Sexual Abuse Charges – Blog 7: The Confrontation Clause

By Collin County Criminal Defense Lawyer Jeremy Rosenthal

(972) 369-0577

I’m continuing my series of blogs today on sexual abuse charges.  I’ve broken down the categories into three:  the technical or legal components, the subjective nature of the evidence, and finally the advocacy related topics from the defense perspective.

Today I’m talking about the importance of the confrontation clause under the sixth amendment of the US Constitution to sexual abuse charges which is a common denominator in any sexual molestation charge.

What is the Confrontation Clause?

Your right to confront means the right to cross examine your accusers in open court.

I’m continually amazed by the depth of human intuition and understanding of the framers of our constitution.  Even back in 1789 they seemed to know not just the mob mentality of “the good guys” who prosecute or bring charges – but also some of the mental laziness which comes along with it.  What I mean is asking an accuser “what happened…” followed then by “and then what happened…” and “what happened after that…” doesn’t necessarily get you to the truth.

Cross examination allows the questioner to ask pointed, leading questions to state’s witnesses – questions the accused or witnesses from the state may not want to answer yet are required to do so.

One of my favorite quotes about cross examination:

Cross-examination is beyond any doubt the greatest legal engine ever invented for the discovery of truth … Cross-examination, not trial by jury, is the great and permanent contribution of the Anglo-American system of law to improved methods of trial-procedure.

– John Henry Wigmore

How Does the Right to Confront Impact Sexual Abuse Cases?

Your right to confront means the accuser likely has to testify in almost any case.  There are several rules in place in particular for cases involving child-witnesses.

  • The Testimony Has to Be Live

Courts have been clear:  the right to confront means the right to confront before a jury.  In fact, many of the opinions involving child sexual abuse cases where the prosecution has wanted to have a child testify via closed-circuit television are now particularly applicable as authority during the COVID-19 crisis.  Legally the consensus is a “Zoom” or virtual trial would violate these precedents set by child sexual abuse cases.

  • Outcry Laws

The prosecution is allowed to call witnesses known as “outcry” witnesses.  An outcry witness is any person over 18 years old who was the first adult to hear of the sexual abuse claim from a child.  Courts have construed outcry as a “process” so it’s not uncommon to have several outcry witnesses – some of whom are law enforcement interviewers – all come and testify in an effort to fortify the child’s claim.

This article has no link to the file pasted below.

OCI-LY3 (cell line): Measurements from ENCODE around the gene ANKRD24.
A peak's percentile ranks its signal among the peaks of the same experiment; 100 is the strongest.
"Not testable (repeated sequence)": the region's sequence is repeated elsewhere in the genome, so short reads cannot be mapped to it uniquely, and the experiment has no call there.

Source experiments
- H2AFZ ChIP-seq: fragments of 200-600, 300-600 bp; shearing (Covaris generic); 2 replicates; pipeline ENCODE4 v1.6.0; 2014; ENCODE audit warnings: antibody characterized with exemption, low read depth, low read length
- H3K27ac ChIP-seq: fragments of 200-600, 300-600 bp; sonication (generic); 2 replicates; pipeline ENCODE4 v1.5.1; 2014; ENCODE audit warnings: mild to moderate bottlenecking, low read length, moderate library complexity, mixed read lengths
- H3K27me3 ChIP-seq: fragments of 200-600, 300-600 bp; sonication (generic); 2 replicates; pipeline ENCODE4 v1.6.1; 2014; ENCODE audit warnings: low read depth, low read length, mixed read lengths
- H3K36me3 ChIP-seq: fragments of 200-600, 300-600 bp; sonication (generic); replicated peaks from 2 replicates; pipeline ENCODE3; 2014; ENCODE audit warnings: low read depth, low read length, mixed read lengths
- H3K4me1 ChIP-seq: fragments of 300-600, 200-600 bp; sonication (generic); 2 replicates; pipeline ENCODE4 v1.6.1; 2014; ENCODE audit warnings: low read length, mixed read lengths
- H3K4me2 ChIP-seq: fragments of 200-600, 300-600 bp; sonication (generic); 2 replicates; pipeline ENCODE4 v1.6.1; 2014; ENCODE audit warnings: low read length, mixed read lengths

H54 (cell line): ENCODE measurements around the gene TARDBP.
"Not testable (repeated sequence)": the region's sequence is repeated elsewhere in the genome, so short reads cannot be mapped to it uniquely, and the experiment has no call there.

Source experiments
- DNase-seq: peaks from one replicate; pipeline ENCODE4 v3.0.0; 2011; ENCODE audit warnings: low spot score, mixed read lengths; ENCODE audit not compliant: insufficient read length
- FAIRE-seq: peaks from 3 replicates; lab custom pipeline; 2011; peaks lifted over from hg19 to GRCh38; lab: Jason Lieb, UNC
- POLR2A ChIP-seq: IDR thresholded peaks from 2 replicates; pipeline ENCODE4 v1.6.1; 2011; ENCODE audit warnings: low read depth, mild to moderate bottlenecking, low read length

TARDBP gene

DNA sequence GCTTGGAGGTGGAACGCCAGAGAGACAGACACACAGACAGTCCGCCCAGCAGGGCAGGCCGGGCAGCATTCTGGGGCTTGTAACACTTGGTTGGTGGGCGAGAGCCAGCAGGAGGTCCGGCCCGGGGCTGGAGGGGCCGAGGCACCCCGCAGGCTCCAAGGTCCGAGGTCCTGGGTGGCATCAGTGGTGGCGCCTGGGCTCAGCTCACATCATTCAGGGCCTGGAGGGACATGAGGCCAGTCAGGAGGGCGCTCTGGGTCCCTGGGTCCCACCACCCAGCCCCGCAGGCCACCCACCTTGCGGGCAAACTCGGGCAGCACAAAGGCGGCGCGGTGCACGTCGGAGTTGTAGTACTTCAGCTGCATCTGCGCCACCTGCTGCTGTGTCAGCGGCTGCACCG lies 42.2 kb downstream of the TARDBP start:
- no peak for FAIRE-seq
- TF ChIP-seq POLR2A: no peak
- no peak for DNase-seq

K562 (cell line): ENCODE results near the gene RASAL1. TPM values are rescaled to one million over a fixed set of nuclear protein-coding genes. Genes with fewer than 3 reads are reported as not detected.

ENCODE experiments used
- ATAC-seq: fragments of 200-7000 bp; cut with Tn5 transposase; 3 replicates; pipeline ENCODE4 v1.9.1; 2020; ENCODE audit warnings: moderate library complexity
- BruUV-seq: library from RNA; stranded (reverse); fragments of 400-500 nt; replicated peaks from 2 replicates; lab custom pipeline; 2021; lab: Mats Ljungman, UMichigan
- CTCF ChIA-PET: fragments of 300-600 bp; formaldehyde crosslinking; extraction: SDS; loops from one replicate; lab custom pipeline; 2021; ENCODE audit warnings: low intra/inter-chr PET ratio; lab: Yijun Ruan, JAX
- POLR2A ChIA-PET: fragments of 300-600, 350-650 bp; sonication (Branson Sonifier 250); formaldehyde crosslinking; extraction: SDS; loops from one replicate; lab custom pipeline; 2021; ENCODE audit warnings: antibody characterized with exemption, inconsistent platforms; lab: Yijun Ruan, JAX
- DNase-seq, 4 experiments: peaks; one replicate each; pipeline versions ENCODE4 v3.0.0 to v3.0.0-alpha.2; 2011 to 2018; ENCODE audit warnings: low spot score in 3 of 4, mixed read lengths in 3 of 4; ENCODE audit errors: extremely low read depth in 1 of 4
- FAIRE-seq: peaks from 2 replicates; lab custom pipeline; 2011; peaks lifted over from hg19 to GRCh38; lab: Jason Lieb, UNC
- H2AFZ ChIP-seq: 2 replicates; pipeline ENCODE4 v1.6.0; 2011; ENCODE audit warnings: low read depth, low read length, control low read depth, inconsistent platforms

An outcry witness can even contradict a child in cases where a child recants an outcry.

One important concept about an outcry witness is they can never replace a child witness altogether.  If the child witness does not or otherwise cannot legally testify – neither can the outcry witness.

  • A Child Witness Must be Competent to Testify

All witnesses have to be “legally competent” to testify.  Texas Rule of Evidence 601(a)(2) deals with children and the judge can examine them to see if they have “sufficient intellect” to testify concerning the matters at issue.  If the court determines the child does not have the ability to testify – then again – they are “unavailable” for confrontation rules and the outcry witnesses cannot replace them.

When is it Not Necessary for a Child Witness to Testify During a Sexual Abuse Case?

The prosecution is tasked with proving each element of a case beyond a reasonable doubt to the finder of fact (either a judge or a jury).  It would not be necessary for a child to testify where the elements of the case can be established through other witnesses with first-hand knowledge of the events – typically eye witnesses but also potentially medical experts if there is sufficient medical evidence in any particular case.

*Jeremy Rosenthal is certified in criminal law by the Texas Board of Legal Specialization.  He is recognized as a Texas Super Lawyer by Thomson Reuters.

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